The Food and Drug Administration has proposed amending labeling regulations to allow producers to place the statutory safety directives under the lid of egg cartons. The FDA has stipulated that the statement “Keep Refrigerated” must still appear on the top or side panel of the carton. The proposed amendment relates to Federal regulations published in December 2000, requiring shell eggs to be promptly cooled to 45 F and to be maintained at 45 F or lower through storage, transport and point of sale.

The current safe handling statement “To prevent illness from bacteria: keep eggs refrigerated, cook eggs until yolks are firm, and cook foods containing eggs thoroughly” is still required. Cooling eggs after packing and maintaining a cold chain through to point of sale and hopefully thereafter, is a major factor in reducing the incidence rate of SE.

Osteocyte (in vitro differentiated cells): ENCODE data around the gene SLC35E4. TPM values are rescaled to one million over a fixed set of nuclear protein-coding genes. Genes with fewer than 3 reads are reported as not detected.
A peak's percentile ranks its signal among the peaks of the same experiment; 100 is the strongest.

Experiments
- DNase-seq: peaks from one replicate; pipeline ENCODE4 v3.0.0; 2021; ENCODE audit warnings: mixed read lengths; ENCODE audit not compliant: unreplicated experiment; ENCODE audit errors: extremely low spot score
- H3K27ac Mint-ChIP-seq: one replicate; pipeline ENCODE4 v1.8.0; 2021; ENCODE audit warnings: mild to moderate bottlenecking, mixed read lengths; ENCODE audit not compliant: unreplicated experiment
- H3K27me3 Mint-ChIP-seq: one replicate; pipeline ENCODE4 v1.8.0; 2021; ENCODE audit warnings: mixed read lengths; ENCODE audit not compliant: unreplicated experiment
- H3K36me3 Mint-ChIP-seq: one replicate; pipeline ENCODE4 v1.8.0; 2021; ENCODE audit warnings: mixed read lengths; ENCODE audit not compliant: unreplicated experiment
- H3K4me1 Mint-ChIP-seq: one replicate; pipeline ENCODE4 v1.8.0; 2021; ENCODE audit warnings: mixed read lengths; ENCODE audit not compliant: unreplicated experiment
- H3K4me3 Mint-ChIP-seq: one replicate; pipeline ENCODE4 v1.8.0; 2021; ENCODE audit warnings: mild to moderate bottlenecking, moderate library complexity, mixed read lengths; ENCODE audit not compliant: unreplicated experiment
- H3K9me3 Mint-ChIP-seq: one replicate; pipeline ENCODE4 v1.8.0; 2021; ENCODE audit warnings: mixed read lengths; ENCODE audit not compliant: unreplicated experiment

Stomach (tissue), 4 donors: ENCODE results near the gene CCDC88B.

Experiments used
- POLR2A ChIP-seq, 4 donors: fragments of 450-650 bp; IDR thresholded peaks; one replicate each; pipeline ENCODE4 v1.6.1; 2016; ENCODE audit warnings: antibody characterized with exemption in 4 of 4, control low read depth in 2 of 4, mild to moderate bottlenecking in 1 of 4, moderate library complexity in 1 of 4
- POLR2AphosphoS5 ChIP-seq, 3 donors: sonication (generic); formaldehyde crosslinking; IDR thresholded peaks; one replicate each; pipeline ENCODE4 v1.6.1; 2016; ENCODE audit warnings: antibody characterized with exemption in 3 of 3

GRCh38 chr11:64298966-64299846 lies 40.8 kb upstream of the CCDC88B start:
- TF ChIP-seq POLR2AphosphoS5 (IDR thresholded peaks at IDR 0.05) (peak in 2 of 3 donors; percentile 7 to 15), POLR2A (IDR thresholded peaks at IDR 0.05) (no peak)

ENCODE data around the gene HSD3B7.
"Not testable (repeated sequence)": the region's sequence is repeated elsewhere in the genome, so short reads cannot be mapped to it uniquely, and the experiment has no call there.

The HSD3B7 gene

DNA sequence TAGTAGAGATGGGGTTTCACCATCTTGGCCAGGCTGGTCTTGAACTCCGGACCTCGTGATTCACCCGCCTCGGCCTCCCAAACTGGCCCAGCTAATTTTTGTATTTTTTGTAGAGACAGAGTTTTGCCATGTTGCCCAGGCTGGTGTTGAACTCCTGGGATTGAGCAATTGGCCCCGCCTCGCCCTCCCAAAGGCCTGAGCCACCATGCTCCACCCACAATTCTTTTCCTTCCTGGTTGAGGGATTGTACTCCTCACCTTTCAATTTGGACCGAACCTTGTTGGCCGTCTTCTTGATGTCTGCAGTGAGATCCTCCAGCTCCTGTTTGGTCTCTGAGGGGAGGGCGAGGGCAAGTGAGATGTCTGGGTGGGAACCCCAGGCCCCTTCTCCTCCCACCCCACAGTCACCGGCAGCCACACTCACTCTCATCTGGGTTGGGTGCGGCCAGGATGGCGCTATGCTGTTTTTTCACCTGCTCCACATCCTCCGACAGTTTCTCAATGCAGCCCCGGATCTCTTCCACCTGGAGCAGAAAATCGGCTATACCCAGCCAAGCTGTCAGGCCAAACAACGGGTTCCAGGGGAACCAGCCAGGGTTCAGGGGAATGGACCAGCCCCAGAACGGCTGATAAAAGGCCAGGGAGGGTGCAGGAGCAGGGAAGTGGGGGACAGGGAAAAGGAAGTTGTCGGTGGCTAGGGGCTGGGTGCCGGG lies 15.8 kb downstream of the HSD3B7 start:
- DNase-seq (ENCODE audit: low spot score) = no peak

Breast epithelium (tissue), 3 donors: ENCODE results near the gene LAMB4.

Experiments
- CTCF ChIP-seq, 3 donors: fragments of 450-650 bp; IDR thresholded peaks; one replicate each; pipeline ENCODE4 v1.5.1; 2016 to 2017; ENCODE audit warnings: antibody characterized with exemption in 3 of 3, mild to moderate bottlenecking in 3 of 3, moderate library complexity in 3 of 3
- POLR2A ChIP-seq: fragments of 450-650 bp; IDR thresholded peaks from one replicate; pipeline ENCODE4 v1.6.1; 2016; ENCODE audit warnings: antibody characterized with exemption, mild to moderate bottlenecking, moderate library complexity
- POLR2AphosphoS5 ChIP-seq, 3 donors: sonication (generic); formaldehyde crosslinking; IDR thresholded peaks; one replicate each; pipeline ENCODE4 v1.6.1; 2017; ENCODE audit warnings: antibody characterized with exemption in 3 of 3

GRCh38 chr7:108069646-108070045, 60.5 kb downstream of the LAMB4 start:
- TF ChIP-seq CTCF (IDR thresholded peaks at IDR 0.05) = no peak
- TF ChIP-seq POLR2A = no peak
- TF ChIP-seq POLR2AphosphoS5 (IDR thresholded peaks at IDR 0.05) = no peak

A small proportion of eggs produced by a flock previously vaccinated against SE, but with evidence of environmental contamination, contain SE organisms at a low level. Most eggs, which may be infected by the vertical route, usually have less than 100 organisms at the time of lay. Maintaining eggs at 45 F or lower reduces the quantum of infection by inhibiting multiplication during storage and transport.


Proper cooking  

If contaminated eggs are subsequently cooked according to FDA guidelines, they will generally be innocuous. Refrigerating eggs was not a practice in the late 1980s when SE emerged in the U.S. This resulted in multiplication of the small number of SE organisms present to attain high levels within 10 days, often exceeding a million organisms. This situation created the potential for contamination of pools of egg liquid or cross contamination of non-cooked foods in commercial kitchens and households.

Cases of SE occurred due to improper handling and preparation of recopies containing eggs, especially when dishes were insufficiently cooked.